Roberts says that while the study shows union mines are safer, tragedies can still happen, such as the 2001 explosion at the Jim Walters #5 mine in Brookwood, Ala., that killed 13 miners.

We in the UMWA learned hard lessons in that tragedy and others that preceded it. We took steps to provide better protection for our members, and this study demonstrates that those steps are working. We will continue to work as hard as we can to keep the mines where UMWA members work the safest in the world.

Click here for the full report.

This article originally appeared in the AFL-CIO blog on May 25, 2011. Reprinted with permission.

About the Author: Mike Hall is a former West Virginia newspaper reporter, staff writer for the United Mine Workers Journal and managing editor of the Seafarers Log. He came to the AFL- CIO in 1989 and has written for several federation publications, focusing on legislation and politics, especially grassroots mobilization and workplace safety. When his collar was still blue, he carried union cards from the Oil, Chemical and Atomic Workers, American Flint Glass Workers and Teamsters for jobs in a chemical plant, a mining equipment manufacturing plant and a warehouse. He has also worked as roadie for a small-time country-rock band, sold his blood plasma and played an occasional game of poker to help pay the rent.

No Pattern To Be Found

Thursday, June 10th, 2010

Ravi BakhruDepartment of Labor news releases rarely get the attention they so rightly deserve. But I’m a fan of giving credit where credit is due, so when Assistant Secretary Joseph Main issued this statement, I perked up.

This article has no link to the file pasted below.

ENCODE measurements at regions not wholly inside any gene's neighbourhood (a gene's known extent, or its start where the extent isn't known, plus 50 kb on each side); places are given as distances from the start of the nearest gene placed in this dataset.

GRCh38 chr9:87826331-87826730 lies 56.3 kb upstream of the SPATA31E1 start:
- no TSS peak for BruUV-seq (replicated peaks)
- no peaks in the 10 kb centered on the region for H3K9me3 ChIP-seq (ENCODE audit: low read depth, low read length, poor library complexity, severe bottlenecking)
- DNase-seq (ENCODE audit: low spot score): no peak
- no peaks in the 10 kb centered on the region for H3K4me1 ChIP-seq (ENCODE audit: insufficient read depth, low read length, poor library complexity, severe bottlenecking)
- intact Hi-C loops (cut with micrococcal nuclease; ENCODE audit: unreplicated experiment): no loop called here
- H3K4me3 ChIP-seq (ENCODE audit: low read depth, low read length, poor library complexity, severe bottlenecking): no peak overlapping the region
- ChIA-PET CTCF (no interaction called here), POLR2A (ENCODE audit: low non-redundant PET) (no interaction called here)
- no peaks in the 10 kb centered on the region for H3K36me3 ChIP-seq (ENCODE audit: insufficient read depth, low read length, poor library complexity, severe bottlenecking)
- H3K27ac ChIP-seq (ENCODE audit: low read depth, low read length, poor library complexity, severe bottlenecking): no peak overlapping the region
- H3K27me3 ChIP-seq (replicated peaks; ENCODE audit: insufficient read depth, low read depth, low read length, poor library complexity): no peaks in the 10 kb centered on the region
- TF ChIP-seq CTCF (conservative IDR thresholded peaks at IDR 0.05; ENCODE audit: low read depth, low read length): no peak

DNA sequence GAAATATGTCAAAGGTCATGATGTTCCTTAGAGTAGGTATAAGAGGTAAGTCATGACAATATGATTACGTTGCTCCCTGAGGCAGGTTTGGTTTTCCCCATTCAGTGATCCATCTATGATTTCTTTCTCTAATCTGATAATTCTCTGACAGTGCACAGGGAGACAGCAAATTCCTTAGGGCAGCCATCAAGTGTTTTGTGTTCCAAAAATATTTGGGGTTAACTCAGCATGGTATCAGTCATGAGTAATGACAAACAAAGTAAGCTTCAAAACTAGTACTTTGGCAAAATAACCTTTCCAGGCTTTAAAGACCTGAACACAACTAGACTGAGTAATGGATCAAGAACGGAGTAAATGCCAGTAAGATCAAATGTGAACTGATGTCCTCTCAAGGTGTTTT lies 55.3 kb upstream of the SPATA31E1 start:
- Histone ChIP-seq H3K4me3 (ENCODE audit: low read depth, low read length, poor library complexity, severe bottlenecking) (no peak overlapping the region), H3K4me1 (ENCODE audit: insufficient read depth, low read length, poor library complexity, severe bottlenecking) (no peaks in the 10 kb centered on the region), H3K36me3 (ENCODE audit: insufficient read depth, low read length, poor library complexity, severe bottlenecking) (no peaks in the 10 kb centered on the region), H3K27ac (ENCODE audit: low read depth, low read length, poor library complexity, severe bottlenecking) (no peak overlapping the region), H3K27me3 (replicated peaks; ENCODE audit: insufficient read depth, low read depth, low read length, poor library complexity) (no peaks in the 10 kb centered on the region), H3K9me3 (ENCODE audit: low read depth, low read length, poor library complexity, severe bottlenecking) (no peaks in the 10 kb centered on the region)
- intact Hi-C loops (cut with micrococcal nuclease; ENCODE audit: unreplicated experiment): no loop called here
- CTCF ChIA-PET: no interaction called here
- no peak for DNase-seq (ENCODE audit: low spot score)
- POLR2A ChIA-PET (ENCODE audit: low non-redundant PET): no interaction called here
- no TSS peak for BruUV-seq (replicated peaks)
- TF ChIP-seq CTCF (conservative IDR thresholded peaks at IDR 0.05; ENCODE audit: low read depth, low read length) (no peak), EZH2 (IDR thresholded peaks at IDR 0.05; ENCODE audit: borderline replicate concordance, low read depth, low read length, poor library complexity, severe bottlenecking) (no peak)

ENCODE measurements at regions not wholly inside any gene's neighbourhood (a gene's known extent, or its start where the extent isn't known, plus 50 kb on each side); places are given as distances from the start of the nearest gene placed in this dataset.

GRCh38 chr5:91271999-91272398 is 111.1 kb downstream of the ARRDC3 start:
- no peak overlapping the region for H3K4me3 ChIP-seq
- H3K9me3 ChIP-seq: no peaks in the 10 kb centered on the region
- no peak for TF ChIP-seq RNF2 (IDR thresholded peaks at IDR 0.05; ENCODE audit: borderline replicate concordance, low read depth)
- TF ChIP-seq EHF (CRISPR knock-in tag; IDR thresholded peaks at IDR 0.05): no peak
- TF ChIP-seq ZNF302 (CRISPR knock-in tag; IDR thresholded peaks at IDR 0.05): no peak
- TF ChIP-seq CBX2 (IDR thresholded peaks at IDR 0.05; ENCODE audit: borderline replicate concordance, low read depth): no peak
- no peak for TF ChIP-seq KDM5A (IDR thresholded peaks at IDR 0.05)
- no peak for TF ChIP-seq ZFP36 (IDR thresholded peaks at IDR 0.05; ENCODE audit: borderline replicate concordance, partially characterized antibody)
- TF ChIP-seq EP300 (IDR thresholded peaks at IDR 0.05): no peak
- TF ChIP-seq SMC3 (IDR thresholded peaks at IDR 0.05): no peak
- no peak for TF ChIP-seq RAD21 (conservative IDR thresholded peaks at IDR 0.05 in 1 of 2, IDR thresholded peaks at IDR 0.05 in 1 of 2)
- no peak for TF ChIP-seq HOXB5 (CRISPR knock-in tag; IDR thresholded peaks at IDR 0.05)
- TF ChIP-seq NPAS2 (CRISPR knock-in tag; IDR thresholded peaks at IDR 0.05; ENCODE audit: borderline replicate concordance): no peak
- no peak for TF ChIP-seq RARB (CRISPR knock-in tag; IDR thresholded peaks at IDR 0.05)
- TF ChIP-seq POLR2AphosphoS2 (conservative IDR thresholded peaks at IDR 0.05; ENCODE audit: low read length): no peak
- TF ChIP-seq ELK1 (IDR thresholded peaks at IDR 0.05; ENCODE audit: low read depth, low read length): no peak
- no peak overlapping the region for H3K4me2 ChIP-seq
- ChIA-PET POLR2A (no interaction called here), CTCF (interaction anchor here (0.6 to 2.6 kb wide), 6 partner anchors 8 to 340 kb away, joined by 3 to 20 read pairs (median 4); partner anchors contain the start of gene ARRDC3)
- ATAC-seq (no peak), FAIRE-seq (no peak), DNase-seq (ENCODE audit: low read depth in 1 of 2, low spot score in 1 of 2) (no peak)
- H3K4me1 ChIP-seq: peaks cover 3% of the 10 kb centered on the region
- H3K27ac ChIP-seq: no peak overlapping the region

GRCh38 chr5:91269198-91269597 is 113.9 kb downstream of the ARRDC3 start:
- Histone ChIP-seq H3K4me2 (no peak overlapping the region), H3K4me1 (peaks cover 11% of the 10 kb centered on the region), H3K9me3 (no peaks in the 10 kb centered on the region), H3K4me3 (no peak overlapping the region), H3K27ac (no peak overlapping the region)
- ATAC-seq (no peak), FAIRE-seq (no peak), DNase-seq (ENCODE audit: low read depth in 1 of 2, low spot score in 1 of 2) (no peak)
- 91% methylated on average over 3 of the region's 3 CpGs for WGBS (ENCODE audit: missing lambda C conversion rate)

After an investigation by Federal officials, a mine operated by Massey (think Upper Big Branch explosion) was cited for 29 violations in its Tiller No. 1 Mine. The violations ranged from hazardous roof conditions to inadequate ventilation to, wait for it….

Non-permissible electrical equipment with the potential to explode methane gas.

Section 104(d)(1) of the Federal Mine Safety and Health Act describes a significant and substantial violation as being “of such nature as could significantly and substantially contribute to the cause and effect of a coal or other mine safety or health hazard.” A violation of this provision essentially means there is a reasonable likelihood that the hazard will result in serious injury or illness. The problem is not just the standard, but in the requisite number of violations that meet the standard to establish a pattern.